CTA To Install Bus Tracker Signs At 400 Bus Stops

CHICAGO (WBBM) — City officials on Friday showed off the first of 400 CTA bus stops that will have LED bus tracker displays to ease the frustration of waiting for the next stop.

As WBBM’s John Cody reports, four lines of LED lights on the top side of each shelter will show riders when the next bus will arrive, according to GPS systems in each bus. The shelters will also have audible announcements of how long the wait is for the next bus.

“So commuters know, rather than standing in the middle of the street, craning their neck to look down and try to figure out are those lights a bus?” Mayor Rahm Emanuel said at a press conference at the first shelter to get the signage, at 51st Street and Lake Park Avenue.

LISTEN: WBBM Newsradio’s John Cody reports

CTA President Forrest Claypool said the first 150 signs will be installed on bus shelters by next March. The remaining 250 will be installed by next September.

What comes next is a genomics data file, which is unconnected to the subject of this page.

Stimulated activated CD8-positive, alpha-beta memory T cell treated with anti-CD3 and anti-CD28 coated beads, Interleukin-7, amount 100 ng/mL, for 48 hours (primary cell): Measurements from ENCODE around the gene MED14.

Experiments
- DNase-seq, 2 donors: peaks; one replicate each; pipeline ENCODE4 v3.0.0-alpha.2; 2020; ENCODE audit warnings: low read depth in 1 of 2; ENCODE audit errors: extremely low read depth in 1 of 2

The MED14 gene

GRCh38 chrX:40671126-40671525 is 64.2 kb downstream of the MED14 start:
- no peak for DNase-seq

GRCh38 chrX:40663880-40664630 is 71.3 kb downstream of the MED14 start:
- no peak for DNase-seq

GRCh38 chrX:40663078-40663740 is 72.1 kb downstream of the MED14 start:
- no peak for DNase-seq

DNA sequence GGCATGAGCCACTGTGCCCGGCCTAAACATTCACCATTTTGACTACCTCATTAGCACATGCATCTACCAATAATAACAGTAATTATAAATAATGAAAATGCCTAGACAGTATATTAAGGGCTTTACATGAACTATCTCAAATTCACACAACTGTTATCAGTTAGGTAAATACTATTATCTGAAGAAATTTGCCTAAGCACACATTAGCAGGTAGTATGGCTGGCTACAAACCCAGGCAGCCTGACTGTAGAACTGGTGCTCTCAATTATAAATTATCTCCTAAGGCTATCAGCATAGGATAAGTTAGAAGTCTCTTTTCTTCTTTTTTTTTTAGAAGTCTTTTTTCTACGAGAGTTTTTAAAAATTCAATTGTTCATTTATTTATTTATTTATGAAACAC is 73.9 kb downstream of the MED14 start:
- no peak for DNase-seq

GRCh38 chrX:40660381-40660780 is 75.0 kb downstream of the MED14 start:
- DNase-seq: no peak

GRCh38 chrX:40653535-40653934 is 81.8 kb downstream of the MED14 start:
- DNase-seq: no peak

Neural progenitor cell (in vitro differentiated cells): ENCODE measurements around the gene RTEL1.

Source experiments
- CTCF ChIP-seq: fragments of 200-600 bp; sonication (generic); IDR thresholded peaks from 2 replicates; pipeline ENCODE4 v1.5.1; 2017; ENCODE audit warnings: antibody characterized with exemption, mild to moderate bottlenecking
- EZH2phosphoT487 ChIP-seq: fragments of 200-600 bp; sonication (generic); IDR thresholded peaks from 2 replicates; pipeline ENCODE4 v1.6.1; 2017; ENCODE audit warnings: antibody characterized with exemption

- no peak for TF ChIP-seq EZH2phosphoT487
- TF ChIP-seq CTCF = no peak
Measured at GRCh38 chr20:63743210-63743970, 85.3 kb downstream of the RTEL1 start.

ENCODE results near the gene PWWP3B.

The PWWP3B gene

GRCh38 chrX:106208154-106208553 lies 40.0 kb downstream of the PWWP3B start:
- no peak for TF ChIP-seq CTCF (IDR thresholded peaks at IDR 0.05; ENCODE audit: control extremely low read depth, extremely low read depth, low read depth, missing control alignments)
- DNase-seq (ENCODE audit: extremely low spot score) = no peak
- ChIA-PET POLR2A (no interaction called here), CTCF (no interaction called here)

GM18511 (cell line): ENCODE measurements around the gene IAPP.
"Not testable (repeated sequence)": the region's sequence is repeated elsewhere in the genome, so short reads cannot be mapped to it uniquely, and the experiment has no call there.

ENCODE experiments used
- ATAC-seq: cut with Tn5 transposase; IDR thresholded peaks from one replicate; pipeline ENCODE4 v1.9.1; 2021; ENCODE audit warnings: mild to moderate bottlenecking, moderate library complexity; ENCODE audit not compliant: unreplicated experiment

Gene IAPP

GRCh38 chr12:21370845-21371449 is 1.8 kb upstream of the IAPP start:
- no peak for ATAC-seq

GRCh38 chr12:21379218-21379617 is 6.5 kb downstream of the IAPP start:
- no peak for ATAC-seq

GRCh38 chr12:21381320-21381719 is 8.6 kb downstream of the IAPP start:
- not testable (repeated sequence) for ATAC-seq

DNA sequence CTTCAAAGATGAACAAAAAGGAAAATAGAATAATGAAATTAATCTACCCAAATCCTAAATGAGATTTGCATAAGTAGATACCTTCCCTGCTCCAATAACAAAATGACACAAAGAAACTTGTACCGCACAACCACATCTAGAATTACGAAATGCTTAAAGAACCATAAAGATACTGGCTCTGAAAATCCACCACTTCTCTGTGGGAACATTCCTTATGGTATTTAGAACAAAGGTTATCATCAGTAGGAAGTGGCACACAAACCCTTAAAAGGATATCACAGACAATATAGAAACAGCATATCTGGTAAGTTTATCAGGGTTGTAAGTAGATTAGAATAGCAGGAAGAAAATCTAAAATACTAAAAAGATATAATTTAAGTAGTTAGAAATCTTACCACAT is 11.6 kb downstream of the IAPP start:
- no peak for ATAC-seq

Ald. Will Burns (4th) said the signs ease the frustration of waiting for the next bus.

“You know, you just don’t know when it’s coming and so it’s important so that people know when the buses are coming and so that you can run inside shelter, because, you know, we don’t have the best weather here in Chicago in the wintertime,” Burns said.

The $3.8 million program is being funded through $1.4 million of CTA funds, a $1.8 million Regional Transportation Authority grant and a $640,000 Federal Transit Authority grant.

CTA riders can already use the system’s “Bus Tracker” website to keep track of buses on all CTA routes. All CTA bus stops also feature a code number that you can use to send a text message to the CTA to find out when the next bus should arrive.

More from John Cody
  • biff

    cute toy, but don’t 90% of the riders already have cell phones? I would rather they spend the money on the crumpling redline.

  • PG

    Wait, isn’t this the same agency that is constantly complaining that they don’t have enough money, and give us “dooms day” scenarios of service cuts and higher fares just about every year? While this is a nice convenience, it in no way improves efficiency, so I question the expenditure of money on this. Again, taking into consideration that they are always complaining about a lack of funds. Typical Chicago/Illinois waste.

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